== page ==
On March 28, 2022, the Biden Administration proposed to tax “profits” or “carried” interests as ordinary income and impose self-employment tax on income and gains from these interests for certain partners in investment partnerships. The proposal is identical to the proposal made by the Administration last year.

Under current law, a “carried” or “profits” interest in a partnership received in exchange for services is generally not taxable when received and the recipient is taxed on their share of partnership income based on the character of the income at the partnership level. Section 1061 requires certain carried interest holders to satisfy a three-year holding period – rather than the normal one-year holding period – to be eligible for the long-term capital gain rate.

After a more than 26 year hiatus, on July 1, 2022, the Superfund chemical excise tax (the “Superfund Chemical Tax”) will again become effective. This excise tax, reinstated by the passage of the Infrastructure Investment and Jobs Act,[1] is imposed on manufacturers, producers, and importers of certain chemicals and chemical substances. As discussed below, the re-establishment of this tax may have significant financial, administrative, and operational impacts; thus, it is crucial that businesses potentially subject to this tax understand its applicability, obligations, and exceptions, for tax year 2022 and beyond.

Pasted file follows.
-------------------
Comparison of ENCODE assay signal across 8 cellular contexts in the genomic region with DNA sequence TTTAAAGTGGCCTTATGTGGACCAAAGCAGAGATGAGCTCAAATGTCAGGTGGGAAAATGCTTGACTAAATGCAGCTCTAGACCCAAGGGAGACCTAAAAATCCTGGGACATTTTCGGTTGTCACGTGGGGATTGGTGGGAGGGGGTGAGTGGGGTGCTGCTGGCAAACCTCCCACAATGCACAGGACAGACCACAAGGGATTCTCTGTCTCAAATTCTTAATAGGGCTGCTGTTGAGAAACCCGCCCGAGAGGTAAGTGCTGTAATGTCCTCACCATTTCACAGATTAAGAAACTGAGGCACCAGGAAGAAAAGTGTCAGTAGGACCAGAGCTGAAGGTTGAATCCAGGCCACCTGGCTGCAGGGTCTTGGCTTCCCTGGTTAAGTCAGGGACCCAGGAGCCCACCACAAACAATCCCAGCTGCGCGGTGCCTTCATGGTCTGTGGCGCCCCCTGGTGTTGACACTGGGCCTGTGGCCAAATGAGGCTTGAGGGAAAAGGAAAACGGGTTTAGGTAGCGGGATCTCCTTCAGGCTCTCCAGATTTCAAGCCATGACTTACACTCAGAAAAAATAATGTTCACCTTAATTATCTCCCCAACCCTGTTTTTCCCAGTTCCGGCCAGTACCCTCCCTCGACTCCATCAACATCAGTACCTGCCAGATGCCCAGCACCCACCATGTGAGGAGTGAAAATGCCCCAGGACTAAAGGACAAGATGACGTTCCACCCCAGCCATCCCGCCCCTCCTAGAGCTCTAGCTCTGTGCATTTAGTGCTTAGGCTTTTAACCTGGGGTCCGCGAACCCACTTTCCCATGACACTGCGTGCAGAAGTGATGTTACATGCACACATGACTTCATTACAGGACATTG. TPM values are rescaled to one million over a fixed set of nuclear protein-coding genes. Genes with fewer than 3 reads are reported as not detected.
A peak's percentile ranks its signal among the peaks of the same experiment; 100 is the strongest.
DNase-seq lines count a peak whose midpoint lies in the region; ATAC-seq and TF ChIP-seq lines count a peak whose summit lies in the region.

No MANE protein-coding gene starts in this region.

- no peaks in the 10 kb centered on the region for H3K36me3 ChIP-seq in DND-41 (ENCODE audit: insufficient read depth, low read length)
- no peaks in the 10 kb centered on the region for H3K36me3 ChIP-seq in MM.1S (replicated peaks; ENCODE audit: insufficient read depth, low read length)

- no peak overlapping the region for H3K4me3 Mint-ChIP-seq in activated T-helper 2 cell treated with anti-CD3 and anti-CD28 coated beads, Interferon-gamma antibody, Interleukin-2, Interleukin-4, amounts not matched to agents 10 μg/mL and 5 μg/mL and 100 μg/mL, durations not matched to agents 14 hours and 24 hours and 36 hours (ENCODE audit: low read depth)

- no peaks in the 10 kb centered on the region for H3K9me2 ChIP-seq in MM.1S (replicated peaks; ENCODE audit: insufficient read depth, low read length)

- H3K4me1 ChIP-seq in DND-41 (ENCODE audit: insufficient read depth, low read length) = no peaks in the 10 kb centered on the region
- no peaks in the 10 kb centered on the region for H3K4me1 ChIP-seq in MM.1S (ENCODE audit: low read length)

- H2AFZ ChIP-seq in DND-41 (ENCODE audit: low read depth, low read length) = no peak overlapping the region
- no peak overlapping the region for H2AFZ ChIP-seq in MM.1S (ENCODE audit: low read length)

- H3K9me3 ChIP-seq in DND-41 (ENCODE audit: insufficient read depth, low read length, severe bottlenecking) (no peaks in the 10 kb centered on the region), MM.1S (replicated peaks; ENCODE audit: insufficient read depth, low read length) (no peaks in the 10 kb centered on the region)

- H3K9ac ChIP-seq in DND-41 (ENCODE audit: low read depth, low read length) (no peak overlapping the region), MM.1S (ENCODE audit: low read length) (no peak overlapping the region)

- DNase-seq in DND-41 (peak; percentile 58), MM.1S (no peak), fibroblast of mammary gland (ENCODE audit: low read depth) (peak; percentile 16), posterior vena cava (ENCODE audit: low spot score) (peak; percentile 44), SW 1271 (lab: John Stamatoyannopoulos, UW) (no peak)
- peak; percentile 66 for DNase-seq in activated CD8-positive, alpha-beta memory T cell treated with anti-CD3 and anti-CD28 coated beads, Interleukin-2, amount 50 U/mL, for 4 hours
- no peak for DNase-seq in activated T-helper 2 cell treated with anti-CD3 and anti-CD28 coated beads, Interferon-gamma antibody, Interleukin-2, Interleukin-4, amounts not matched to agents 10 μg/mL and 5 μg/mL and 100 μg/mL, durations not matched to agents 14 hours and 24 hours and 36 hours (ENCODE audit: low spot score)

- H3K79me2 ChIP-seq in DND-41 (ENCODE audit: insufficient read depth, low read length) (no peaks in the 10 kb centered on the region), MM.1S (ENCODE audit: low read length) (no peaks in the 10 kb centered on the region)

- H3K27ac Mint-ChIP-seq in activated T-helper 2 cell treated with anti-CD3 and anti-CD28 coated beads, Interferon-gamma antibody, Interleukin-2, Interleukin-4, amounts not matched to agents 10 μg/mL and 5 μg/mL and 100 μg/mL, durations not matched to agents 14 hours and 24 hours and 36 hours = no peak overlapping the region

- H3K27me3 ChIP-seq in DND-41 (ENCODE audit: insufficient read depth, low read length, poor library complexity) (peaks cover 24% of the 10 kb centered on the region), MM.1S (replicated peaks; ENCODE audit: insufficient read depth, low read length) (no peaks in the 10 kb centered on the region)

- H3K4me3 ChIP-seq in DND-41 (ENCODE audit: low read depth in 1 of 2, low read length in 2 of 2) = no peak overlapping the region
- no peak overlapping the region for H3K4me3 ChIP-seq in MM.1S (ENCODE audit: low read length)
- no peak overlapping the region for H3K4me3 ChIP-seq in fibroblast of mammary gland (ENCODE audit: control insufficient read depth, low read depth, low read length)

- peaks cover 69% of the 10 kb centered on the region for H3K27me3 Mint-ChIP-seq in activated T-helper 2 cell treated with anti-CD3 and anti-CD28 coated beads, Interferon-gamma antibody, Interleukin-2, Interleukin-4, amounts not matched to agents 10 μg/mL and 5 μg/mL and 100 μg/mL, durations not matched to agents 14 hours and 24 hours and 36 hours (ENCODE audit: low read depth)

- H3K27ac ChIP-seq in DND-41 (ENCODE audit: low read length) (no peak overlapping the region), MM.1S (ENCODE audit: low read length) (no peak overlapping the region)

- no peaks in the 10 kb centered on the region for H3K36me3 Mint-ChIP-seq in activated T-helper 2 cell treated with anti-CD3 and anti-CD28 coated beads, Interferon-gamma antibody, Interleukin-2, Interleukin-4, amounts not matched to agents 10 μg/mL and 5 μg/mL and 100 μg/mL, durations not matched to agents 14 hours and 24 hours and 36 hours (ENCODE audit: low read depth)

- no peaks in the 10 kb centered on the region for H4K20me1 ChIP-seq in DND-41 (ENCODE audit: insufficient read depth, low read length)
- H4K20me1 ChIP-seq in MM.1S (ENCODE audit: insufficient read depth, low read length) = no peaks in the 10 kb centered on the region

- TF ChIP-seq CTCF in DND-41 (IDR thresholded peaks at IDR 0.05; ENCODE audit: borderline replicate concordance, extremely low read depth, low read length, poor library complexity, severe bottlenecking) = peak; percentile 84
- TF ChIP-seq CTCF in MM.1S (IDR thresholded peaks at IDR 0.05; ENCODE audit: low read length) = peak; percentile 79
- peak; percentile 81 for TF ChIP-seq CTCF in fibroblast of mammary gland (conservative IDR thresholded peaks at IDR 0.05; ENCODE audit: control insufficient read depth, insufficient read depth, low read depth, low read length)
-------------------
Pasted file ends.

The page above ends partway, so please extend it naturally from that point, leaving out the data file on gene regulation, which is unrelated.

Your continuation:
Even for those who have dealt with the first iteration of this tax, there are many material differences in the resurrected tax regime, including the applicable tax rates on chemicals and the threshold for determining which chemical substances are taxable.